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Jeremy Hunt ‘accidentally’ reveals cabinet papers admitting ‘hard Brexit means people fleeing UK’

The Health Secretary's notes also stated that 19 per cent of NHS nurses were EU nationals

Tom Peck
Tuesday 04 July 2017 11:53 BST
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The Health Secretary was told of the error in March 2016
The Health Secretary was told of the error in March 2016 (PA)

Confidential cabinet papers reveal serious splits at the heart of Government over Brexit, as Health Secretary Jeremy Hunt was photographed entering No 10 Downing Street for this morning’s cabinet meeting holding notes including the phrase: “Hard Brexit means people fleeing UK.”

Mr Hunt’s notes are headed with the question: “What recent discussions have been had with Home Secretary on ensuring the NHS has the workforce it needs after UK leaves the EU?”

In his answer, Mr Hunt states: "Hard Brexit means people fleeing UK."

Elsewhere in Mr Hunt’s notes are statistics on the number of EU nationals working in the NHS.

They include 10,700 doctors, estimated at 9 per cent of the total. It also states that 2,200 doctors joined the NHS in the year up to March 2017. It states that 62,000 nurses are EU nationals, approximately 19 per cent of the total, 4,000 of whom joined the NHS in the year to March 2017. The photographer who took the picture later tweeted: “Trust me, it was no accident.”

During health questions in the House of Commons later, Mr Hunt said he only wanted to give the 150,000 EU nationals working in the NHS the opportunity to continue doing their “brilliant job”.

He later wrote on Twitter: “For avoidance of doubt I have never been advised or believed Brexit means people 'fleeing UK'. I was anticipating a question along those lines from MPs at health orals – which is why the phrase appears in my briefing note.”

Cabinet heard an announcement from Brexit Secretary David Davis that the crucial Repeal Bill, paving the way for Britain's withdrawal from the EU, will finally be tabled next week.

The bill will repeal the 1972 European Communities Act, which took the UK into the EU's predecessor, the European Economic Community, and will transpose relevant EU law onto the UK statute book so it can then be removed or amended as the UK Parliament wishes.

But it is expected to face a rocky ride through Parliament over the coming two years.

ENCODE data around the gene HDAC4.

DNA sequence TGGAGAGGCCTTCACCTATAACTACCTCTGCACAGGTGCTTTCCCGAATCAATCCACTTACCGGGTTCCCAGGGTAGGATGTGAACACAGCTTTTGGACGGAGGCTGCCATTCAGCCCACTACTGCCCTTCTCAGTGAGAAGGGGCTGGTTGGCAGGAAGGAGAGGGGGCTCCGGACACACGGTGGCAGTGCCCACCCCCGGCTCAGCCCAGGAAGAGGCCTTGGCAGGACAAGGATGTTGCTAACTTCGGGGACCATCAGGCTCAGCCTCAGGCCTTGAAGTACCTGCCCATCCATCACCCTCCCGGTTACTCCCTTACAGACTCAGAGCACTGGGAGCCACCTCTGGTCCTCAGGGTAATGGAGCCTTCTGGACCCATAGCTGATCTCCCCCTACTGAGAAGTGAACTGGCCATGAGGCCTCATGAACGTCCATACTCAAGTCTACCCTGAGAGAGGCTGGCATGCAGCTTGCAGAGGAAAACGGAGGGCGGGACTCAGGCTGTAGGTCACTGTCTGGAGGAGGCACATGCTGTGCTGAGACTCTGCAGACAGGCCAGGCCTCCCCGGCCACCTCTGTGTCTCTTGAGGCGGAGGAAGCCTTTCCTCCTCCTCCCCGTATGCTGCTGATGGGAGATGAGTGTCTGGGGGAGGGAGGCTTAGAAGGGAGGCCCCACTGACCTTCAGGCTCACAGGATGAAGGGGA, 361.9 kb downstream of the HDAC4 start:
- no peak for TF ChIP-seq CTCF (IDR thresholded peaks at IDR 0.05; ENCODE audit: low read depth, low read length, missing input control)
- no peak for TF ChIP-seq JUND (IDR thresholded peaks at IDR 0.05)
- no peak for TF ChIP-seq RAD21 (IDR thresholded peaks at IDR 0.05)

Meanwhile, Downing Street indicated that Prime Minister Theresa May gave her blessing to a call from Mr Hunt and Business Secretary Greg Clark for continued close collaboration with the EU on the regulation of medicines after Brexit.

The EU’s European Medicines Agency is currently based in London, but will leave the country after Brexit, creating uncertainty for UK-based pharmaceutical firms about the regulatory regime for drugs in future.

In a letter to the Financial Times, the ministers said: “The UK is fully committed to continuing the close working relationship with our European partners.

“Our aim is to ensure that patients in the UK and across the EU continue to be able to access the best and most innovative medicines and be assured that their safety is protected through the strongest regulatory framework and sharing of data.”

If the Brexit talks fail to achieve the “desired relationship”, the UK will set up a regulatory system that protects patients and “supports the UK life science industry”, they said.

Ms May's official spokesman confirmed that the letter was shared with 10 Downing Street “in the usual way” before publication.

And the spokesman said: “What they set out was that we are committed to the close working relationship we have with our EU partners and beyond that, everything else is a matter for negotiation.”

Figures from the Health Foundation indicate there has been a 96 per cent drop in the number of nurses from EU countries joining the NHS since the referendum last summer, leaving hospitals 40,000 nurses short.

Only 46 nurses arrived to work in the UK in April.

In comparison, 1,304 EU nurses applied to work in the NHS in July 2016, just after the vote.

In recent years, hospitals have undertaken major recruiting drives across Europe in order to plug massive gaps.

This was after hospitals had struggled to recruit British nurses after the coalition government cut nurse training places by 10 per cent in 2010.

Since Theresa May’s disastrous election result, pro-single market, soft Brexit forces within the Cabinet are wielding greater influence, particularly Chancellor Philip Hammond, who was sidelined during the election campaign and widely expected to be sacked.

In the Financial Times this morning, former Deputy Prime Minister and EU trade negotiator Nick Clegg said that a path can be found to allow limits of free movement while staying within the EU single market.

He cited Belgium, which “aggressively deports” EU migrants without a job after six months, and Germany, which has moved to protect its nationals in particular industries such as construction.

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